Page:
USMAI (University System of Maryland and Affiliated Institutions) Library Consortium
DSS has been working on an exciting opportunity with the consortium and a few other Maryland academic libraries to put together a shared institutional repository (IR). DSS presented a proposal to the consortium for a 2-year pilot, which was accepted. The IR will be named Maryland Shared Open Access Repository (MDSoar, for short). The partners of the shared IR will rely on DSS’ 10+ years of experience managing DRUM. Similar to DRUM, MDSoar will use DSpace as its repository platform. DSS staff are currently working with the IR partners to configure the IR with an anticipated launch date of June 15, 2015.
The CLAS team continues its work on the Kuali OLE initiative, participating in weekly meetings with other OLE implementation partners from around the world and developing a sandbox environment in support of College Park’s and USMAI’s testing and evaluation of OLE. In April, the team will welcome in six consortium volunteers to test and evaluate OLE for its potential as the next ILS for the consortium.
Members of the team also attended the USMAI Next Gen ILS Working Group meeting on March 11th to discuss OLE, Aleph, and the next steps for moving to a new ILS over the course of the next several years.
The CLAS team responded to 101 Aleph Rx submissions and 32 e-resource requests. Additionally, members of the team have worked with campuses on such initiatives as implementing single sign-on at Salisbury, enhancing workflows for reporting library fines and fees to the Bursars’ Office at University of Baltimore, and assisting with the UMBC’s transition to shelf-ready orders from YBP.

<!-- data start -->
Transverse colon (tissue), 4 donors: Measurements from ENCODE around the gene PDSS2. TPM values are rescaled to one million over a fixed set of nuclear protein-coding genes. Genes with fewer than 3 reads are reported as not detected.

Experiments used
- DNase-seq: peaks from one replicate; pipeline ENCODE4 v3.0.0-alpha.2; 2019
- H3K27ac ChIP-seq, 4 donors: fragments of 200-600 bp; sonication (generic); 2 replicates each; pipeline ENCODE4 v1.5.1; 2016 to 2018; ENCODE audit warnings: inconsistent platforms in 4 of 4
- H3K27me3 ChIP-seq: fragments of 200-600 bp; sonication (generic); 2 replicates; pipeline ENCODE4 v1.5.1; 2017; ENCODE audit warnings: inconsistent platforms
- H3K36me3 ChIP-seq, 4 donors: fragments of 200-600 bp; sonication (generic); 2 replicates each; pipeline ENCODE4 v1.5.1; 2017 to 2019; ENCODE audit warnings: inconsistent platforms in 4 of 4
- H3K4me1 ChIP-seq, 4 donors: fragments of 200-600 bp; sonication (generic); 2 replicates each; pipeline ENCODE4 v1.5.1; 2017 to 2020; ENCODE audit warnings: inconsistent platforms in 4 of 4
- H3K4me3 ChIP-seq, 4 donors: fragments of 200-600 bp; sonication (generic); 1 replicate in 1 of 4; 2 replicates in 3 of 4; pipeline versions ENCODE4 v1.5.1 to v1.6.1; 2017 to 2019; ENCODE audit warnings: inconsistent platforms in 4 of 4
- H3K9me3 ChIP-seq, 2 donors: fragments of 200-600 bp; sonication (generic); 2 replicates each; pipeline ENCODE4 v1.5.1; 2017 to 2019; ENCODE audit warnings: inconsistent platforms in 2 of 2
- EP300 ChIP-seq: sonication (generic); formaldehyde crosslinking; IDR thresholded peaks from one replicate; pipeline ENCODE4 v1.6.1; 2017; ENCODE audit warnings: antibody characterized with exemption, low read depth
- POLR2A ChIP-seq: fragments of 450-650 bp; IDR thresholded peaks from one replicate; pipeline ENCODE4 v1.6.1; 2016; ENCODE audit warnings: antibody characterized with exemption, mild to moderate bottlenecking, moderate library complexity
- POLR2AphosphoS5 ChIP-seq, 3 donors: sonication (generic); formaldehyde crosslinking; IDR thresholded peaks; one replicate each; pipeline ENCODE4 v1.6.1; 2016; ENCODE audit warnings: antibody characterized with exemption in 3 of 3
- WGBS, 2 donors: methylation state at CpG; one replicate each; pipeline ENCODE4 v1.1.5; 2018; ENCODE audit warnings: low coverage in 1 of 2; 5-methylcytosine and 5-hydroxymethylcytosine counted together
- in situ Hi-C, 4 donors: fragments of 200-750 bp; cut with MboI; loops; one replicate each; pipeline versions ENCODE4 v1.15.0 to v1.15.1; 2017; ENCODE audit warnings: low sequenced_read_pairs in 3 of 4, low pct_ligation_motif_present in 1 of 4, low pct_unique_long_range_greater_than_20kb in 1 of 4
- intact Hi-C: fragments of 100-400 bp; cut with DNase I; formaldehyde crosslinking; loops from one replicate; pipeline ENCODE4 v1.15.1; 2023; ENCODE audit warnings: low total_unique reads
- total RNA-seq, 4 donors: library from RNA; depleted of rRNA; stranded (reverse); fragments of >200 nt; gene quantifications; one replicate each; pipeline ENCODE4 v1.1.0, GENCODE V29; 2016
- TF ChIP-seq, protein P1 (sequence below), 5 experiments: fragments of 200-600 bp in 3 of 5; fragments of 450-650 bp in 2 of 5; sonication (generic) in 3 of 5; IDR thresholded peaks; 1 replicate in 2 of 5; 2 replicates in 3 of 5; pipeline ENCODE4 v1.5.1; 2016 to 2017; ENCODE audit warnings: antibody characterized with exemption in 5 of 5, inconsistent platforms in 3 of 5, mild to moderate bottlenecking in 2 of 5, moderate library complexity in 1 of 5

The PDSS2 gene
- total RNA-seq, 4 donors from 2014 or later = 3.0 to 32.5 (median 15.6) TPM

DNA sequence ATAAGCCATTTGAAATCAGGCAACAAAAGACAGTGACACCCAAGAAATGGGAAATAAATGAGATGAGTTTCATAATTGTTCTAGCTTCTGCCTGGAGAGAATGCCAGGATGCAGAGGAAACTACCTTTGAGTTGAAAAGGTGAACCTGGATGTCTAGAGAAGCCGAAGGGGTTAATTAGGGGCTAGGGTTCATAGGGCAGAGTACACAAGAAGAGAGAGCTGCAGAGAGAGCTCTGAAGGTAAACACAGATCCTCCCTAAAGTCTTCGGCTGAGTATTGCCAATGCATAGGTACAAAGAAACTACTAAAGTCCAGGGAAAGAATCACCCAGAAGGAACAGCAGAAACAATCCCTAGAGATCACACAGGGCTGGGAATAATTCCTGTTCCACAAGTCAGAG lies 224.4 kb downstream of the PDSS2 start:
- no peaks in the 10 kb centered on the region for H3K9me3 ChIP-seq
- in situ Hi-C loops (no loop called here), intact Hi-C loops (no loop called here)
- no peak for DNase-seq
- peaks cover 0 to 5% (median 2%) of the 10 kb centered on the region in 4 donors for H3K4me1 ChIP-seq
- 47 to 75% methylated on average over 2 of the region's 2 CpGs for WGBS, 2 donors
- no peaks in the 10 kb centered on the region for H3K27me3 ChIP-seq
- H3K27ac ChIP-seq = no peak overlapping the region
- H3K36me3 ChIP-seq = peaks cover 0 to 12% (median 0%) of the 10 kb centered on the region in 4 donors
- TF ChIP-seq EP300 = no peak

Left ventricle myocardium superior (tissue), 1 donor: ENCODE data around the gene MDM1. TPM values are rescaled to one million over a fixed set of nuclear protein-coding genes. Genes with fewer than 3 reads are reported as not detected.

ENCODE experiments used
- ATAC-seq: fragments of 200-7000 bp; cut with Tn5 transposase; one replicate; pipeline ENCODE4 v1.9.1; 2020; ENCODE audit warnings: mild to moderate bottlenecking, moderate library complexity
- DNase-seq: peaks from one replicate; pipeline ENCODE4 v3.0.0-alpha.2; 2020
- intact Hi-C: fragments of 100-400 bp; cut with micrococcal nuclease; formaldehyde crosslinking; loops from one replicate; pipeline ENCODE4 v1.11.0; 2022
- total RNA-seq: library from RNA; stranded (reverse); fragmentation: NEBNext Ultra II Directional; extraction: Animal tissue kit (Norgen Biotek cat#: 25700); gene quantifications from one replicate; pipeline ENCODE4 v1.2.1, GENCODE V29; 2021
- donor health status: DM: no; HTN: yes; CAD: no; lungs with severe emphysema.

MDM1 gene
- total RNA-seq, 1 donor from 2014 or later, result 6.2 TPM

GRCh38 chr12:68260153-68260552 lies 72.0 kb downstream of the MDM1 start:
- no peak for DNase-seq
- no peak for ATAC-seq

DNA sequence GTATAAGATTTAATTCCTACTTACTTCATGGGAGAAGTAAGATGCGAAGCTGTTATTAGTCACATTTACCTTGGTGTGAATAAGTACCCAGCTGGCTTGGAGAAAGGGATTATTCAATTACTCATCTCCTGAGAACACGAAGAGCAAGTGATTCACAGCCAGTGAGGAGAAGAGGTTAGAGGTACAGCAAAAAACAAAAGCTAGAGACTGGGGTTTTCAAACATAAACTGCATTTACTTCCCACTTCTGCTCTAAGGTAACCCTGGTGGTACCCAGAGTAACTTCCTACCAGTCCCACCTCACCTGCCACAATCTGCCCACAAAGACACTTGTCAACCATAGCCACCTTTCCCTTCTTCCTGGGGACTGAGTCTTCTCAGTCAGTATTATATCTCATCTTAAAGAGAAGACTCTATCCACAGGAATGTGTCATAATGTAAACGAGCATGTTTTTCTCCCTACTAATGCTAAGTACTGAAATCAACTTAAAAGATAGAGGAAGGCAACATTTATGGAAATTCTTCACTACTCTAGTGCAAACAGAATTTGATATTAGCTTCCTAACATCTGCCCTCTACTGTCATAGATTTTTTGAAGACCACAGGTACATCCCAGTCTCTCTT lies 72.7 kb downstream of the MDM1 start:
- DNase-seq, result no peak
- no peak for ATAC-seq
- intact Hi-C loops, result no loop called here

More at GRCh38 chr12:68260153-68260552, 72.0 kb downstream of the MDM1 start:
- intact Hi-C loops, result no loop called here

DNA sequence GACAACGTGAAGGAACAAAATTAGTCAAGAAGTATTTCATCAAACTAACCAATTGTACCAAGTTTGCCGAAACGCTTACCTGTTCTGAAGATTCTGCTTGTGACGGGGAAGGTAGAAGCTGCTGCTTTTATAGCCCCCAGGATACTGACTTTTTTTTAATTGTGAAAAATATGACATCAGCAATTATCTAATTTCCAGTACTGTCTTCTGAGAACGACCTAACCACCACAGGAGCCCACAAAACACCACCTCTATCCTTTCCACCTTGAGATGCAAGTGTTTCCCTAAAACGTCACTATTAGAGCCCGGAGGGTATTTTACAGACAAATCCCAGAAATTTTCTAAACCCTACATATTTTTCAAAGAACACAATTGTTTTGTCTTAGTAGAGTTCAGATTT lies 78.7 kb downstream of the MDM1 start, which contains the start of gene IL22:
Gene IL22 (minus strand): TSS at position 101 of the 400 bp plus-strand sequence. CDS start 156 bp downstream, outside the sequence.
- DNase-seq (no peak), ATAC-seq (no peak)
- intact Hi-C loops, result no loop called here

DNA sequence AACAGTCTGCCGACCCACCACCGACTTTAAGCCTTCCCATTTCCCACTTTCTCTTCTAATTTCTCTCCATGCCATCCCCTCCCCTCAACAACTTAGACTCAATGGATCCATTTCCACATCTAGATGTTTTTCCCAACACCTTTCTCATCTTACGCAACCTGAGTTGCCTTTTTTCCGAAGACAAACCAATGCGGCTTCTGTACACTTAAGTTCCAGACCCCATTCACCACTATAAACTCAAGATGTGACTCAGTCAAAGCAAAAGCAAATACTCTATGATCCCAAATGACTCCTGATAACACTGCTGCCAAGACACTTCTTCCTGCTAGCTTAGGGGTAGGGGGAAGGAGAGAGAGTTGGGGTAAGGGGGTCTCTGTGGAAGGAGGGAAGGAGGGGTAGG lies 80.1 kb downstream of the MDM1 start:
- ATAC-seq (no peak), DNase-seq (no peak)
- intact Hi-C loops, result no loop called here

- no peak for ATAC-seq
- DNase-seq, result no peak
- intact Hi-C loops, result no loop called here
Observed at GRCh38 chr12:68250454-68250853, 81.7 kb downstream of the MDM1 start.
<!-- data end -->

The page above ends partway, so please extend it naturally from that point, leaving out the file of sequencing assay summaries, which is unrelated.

Mark Hemhauser’s last day in the office was March 13th. He is heading to University of California at Berkeley to fill a role as Head of Acquisitions. We wish him the best and hope that he’ll send some good weather our way!
Conferences, workshops and professional development
Eric Cartier was interviewed by the hosts of Lost in the Stacks, “the one and only Research Library Rock’n’Roll show” on WERK 91.1 FM at Georgia Tech. The episode discussing audio digitization, the WMUC radio station and digitization project, and personal digital archiving aired on April 3.
Robin Pike co-proposed a pre-conference workshop called “Managing Audiovisual Digitization Projects” with consultant Joshua Ranger from AV Preserve and vendor George Blood from George Blood Audio, Video, and Film to the Society of American Archivists. She received confirmation that the workshop will be held on Monday, August 17, 2015 in Cleveland, OH as part of the annual conference pre-conference program.
Graduate Assistants Alice Prael (Digital Programs and Initiatives) and Amy Wickner (SCUA) found out they will be presenting their student poster “Getting to Know FRED: Introducing Workflows for Born Digital Content” at the Society of American Archivists annual conference in August.
Liz Caringola recently achieved certification as a Digital Archives Specialist, a program is administered by the Society of American Archivists. Over the past two years, Liz has taken a variety of workshops and webinars on different aspects of digital archives and sat for the cumulative exam on February 24 in College Park.